(1) Those in the teaching profession have received their degrees and certifications in teaching methodology, so we should just let teachers do what they do best – teach. They are ‘on the ground’ (so to speak) and are in the best position to know what works and what doesn’t with their students. Someone sitting in Washington DC or a state capitol has no concept of individual student needs in a classroom. Further on this point, each state – nay, each locality – will vary on what teaching method is best and bureaucracies are too inflexible to adapt to these variances.

(2) Enforcement is expensive. First, consider that virtually all textbooks and materials had to be changed or purchased anew to conform with the Common Core. Second, teachers had to learn the new methodology, so there is training expense. Third, parents and the public also needed to be informed, so there are marketing and public information resources that are expended. This is not a cheap proposition.

(3) Standardizing methodology disregards the needs of the disabled and those who learn differently. While emphasis and resources are spent on the Common Core, it is at the expense of those who truly need the support of government to ensure their access to education. For example, special education has taken a backseat to Common Core implementation and school districts are taking advantage of that by pushing back against parents who are trying to help their disabled children. The U.S. Department of Education, which as direct Congressional authority to enforce special education law, has essentially ignored the setbacks relating to education of the disabled. If resources were not dedicated to Common Core, they could be focused on enforcing special education law.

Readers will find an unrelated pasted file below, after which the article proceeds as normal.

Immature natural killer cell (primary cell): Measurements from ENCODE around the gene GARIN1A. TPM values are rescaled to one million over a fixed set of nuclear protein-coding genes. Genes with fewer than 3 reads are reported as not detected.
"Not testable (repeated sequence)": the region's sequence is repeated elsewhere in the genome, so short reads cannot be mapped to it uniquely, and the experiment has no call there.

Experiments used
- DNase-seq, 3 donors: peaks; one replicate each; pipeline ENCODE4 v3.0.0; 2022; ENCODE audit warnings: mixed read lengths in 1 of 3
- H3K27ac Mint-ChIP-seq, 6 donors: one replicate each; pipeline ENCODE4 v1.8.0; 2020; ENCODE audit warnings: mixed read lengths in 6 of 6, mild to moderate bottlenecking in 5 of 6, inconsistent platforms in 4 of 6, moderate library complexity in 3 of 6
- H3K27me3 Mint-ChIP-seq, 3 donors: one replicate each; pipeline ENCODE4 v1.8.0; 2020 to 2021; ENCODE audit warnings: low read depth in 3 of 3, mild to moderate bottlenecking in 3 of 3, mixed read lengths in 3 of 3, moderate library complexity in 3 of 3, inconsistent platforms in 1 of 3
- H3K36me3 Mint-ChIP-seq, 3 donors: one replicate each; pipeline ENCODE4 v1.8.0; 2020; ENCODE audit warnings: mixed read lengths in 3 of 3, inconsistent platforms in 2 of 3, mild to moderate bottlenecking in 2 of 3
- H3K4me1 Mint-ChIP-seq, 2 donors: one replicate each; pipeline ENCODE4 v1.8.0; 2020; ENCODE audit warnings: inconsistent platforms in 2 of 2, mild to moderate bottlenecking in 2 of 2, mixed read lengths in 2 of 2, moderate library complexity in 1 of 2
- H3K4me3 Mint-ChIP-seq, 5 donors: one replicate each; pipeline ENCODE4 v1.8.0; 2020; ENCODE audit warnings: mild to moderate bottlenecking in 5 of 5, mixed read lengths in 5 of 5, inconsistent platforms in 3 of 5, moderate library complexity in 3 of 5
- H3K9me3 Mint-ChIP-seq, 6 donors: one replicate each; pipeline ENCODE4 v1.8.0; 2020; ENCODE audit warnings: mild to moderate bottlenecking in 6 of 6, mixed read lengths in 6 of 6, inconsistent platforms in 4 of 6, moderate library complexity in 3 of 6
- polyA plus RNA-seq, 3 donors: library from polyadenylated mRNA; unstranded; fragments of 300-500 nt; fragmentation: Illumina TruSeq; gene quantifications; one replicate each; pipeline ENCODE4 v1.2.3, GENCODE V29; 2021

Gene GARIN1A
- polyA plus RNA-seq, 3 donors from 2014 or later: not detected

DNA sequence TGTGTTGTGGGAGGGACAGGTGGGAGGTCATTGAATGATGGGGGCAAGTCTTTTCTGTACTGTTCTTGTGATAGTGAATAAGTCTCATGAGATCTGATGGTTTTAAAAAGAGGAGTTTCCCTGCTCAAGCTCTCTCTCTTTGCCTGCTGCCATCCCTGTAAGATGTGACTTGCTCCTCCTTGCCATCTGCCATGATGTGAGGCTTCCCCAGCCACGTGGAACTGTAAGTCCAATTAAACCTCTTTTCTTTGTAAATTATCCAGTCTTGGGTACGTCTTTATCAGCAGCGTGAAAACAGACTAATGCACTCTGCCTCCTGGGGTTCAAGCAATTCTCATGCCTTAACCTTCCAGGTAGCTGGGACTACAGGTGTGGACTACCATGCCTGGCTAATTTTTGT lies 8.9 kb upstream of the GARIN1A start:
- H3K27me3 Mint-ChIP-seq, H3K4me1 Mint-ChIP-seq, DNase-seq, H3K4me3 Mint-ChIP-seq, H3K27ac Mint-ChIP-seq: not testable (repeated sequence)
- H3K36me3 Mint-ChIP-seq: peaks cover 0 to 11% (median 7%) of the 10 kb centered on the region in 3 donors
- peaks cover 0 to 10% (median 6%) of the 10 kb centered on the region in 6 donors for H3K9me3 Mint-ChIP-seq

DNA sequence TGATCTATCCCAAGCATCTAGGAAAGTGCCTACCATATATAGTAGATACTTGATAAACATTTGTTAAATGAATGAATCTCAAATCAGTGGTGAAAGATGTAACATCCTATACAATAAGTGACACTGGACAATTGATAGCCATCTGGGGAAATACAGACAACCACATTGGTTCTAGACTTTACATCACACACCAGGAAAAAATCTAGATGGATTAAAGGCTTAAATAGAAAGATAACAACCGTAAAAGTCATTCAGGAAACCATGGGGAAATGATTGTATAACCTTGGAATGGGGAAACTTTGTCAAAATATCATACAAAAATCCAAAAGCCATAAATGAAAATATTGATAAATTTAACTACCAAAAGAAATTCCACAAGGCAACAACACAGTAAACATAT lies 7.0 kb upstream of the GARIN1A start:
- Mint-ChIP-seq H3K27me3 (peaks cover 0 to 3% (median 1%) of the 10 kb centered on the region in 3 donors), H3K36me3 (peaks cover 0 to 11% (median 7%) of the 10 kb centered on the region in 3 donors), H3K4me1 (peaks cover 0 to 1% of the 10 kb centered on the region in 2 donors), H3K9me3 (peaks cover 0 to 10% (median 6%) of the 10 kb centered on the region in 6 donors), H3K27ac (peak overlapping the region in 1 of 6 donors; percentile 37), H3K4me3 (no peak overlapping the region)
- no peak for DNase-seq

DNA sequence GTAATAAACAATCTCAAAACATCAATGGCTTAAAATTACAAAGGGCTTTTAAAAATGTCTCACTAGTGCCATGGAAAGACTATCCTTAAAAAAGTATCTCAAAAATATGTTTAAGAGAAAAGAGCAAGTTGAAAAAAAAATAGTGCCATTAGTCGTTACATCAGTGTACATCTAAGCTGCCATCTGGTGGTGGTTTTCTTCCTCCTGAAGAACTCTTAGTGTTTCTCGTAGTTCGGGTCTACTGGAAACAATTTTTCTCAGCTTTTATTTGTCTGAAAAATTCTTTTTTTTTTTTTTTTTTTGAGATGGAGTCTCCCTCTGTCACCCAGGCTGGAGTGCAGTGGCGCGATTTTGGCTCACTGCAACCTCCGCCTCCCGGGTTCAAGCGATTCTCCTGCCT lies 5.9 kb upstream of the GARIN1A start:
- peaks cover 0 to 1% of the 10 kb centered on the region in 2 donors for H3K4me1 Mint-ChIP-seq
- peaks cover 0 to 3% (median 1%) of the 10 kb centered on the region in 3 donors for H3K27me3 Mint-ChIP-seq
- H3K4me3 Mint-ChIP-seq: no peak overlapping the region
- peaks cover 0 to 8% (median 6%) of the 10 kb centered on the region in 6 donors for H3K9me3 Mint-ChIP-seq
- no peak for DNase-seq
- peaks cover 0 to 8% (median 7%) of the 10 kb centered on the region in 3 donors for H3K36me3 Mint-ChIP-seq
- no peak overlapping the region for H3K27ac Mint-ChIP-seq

There are numerous other reasons why Common Core is an effort in futility, but as with other social experiments by government, we won’t see those effects until we have a population of young adults who aren’t able to function in the workplace or in institutions of higher learning. That is not a social experiment worth the risk.

I encourage all of you to contact your state legislators and governors and tell them to opt out of Common Core and let schools get back to the job of teaching kids rather than complying with nonsensical federal mandates.